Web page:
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Five years ago I participated in a longitudinal study funded by the Ontario Trillium Foundation.  The study was to provide systematic research evaluating and examining causes and barriers related to many single mothers living in poverty collecting social assistance with the hope of spreading public awareness an encouragement for society to work towards change and reform of public policies while reducing social stigma. In Canada, 80% of single parents are women (Statistics Canada, 2011). Canada has over one million single mothers (Statistics Canada, 2012).

As time went on and the women shared the social barriers they faced, trauma they had been subjected to, and mental health and addiction issues, it was decided that a book should be written which would include first person narratives of each woman in the study to further educate the public in hopes to destigmatize public attitudes and promote change to systemic social policies.  Thus, the title became, Not the Whole Story.

Many of the women who told their story had suffered from (and most had overcome) trauma, abuse, and mental health and or addiction issues–myself being one of them.  The most common denominator that was reflected in all of the stories told was abuse, which came in many various forms, such as childhood incest, sexual abuse, domestic violence, and emotional abuse.

The most disturbing and problematic are the views and misconceptions society has with respect to poverty stricken single mothers raising our future leaders of tomorrow, such as “It’s their own fault…they could get off ‘the system’ if they wanted to…she is just a selfish good for nothing drug addict/alcoholic using the system’s money to get high, etc…”

Why is it people today still remain so uninformed and ignorant to what is really going on?  Why is it that we live in a society today that still allows for women and children to be abused and then tossed to the wolves?  There’s many ignored issues and problems with social policies such as the criminal justice system, gender inequality, abuse, lack of child care, lack of treatment for mental health/addiction issues.

For example, what was the cause of the mental health/addiction disorder in the first place, why was it able to happen, and why is it still so prevalent today? How does a single mother suffering from mental health/addiction issues get the help she needs when facing societal barriers such as lack of child care while she takes the time to get help/treatment?  The fact is many don’t speak up and hide their issues due to fear of humiliation created by social stigma and the fear that their children will be taken from them by a public social service agency such as CAS (Children’s Aid Society) instead of being provided the proper support and help they need due to inadequate public policies.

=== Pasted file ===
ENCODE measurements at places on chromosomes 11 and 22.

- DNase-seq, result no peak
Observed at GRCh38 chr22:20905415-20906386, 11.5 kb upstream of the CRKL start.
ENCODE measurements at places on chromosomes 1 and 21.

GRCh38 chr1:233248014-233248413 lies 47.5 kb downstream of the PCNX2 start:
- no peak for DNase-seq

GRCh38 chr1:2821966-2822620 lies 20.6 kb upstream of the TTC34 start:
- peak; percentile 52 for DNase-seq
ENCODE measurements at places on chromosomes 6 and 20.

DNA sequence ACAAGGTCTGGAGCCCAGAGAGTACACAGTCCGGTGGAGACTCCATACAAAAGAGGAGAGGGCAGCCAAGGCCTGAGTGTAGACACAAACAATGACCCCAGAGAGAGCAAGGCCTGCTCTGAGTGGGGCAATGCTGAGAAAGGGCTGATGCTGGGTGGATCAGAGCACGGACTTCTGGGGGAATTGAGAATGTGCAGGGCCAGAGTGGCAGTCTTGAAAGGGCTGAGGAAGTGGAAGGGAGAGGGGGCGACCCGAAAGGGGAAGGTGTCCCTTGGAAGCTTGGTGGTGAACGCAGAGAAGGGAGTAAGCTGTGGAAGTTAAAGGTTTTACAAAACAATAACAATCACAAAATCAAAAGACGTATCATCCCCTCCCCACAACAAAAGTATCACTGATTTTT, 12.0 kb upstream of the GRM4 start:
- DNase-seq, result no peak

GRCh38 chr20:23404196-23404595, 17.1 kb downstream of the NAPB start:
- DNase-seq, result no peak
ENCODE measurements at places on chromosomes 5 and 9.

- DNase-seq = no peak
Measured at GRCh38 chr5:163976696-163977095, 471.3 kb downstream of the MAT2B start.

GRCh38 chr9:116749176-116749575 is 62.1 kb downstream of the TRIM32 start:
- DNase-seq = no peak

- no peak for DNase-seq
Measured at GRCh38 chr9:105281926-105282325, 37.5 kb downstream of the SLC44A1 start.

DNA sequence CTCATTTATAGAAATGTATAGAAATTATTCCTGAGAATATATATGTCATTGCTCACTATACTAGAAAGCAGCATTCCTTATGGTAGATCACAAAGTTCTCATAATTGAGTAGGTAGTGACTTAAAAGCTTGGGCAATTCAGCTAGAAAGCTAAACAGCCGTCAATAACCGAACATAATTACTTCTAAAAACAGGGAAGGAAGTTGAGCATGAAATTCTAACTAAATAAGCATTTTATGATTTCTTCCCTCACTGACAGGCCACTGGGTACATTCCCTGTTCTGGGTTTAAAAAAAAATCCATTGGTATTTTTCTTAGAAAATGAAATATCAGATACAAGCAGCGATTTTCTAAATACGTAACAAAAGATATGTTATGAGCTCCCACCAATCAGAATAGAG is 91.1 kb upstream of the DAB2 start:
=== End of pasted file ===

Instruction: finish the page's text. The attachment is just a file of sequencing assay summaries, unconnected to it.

I recommend and urge others to read these women’s stories in order to understand the problems that are still very real today in order to work towards implementation and facilitation of   societal change. Even I myself found it very hard to read these stories.  It is painful and difficult to look at an face the truth, the whole story. It requires courage, humanity and willingness to go above and beyond the easy way out confined boundaries of “turning a blind eye” to “turning towards change”!

The book has now been published and is being used in universities to educate students in social science courses addressing issues such as  gender inequality, oppression, marginalization,  discourse and public policy, mental health and addiction issues.

Not The Whole Story can be purchased through Laurier Press and Indigo/Chapters.  Click here for more info.

About Carole Eastman

Carole is an addiction counselor whose passion is to provide support to others suffering from the disease of addiction and mental health disorders. In recovery from alcoholism for over 6 years, Carole understands the barriers and challenges many face in order to achieve a better quality of life which we are all so deserving of. Carole has raised three children as a single mother and after many years of struggling now enjoys living life on life’s terms. You can connect with her on LinkedIn, and follow her story on HMC’s Supportive Minds Blog.

  • lsong

    I wish I could get it through to people as well. I think the book needs to be read by high school students. All of them. Not just the ones, like the college students, who are interested in the Humanities. I understand the problem with CAS: it seems that they will take the kids from those who seek help but leave them with those who refuse to. OR they’ll take them from women who are victims of Facebook gossip or outright lies by angry ex-boyfriends, at least in this town. It is appalling how even the agencies who are supposed to help are the ones who perpetuate the stigma.

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